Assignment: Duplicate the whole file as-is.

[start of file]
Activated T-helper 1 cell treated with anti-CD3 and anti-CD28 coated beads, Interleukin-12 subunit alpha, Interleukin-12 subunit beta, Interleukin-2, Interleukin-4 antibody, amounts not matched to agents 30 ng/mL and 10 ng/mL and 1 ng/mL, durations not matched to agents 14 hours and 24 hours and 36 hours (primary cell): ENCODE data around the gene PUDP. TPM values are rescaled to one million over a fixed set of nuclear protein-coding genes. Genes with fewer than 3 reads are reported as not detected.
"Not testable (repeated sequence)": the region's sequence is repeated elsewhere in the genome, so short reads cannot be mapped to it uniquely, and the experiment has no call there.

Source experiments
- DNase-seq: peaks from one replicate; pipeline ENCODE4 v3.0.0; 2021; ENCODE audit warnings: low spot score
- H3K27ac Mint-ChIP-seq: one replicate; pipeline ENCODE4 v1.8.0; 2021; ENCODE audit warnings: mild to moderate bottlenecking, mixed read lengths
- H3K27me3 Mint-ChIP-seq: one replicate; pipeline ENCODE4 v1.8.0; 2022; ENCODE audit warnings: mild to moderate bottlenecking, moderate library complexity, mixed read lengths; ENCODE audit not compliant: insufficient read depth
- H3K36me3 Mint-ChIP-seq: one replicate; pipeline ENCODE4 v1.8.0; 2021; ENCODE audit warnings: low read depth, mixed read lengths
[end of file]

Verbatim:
Activated T-helper 1 cell treated with anti-CD3 and anti-CD28 coated beads, Interleukin-12 subunit alpha, Interleukin-12 subunit beta, Interleukin-2, Interleukin-4 antibody, amounts not matched to agents 30 ng/mL and 10 ng/mL and 1 ng/mL, durations not matched to agents 14 hours and 24 hours and 36 hours (primary cell): ENCODE data around the gene PUDP. TPM values are rescaled to one million over a fixed set of nuclear protein-coding genes. Genes with fewer than 3 reads are reported as not detected.
"Not testable (repeated sequence)": the region's sequence is repeated elsewhere in the genome, so short reads cannot be mapped to it uniquely, and the experiment has no call there.

Source experiments
- DNase-seq: peaks from one replicate; pipeline ENCODE4 v3.0.0; 2021; ENCODE audit warnings: low spot score
- H3K27ac Mint-ChIP-seq: one replicate; pipeline ENCODE4 v1.8.0; 2021; ENCODE audit warnings: mild to moderate bottlenecking, mixed read lengths
- H3K27me3 Mint-ChIP-seq: one replicate; pipeline ENCODE4 v1.8.0; 2022; ENCODE audit warnings: mild to moderate bottlenecking, moderate library complexity, mixed read lengths; ENCODE audit not compliant: insufficient read depth
- H3K36me3 Mint-ChIP-seq: one replicate; pipeline ENCODE4 v1.8.0; 2021; ENCODE audit warnings: low read depth, mixed read lengths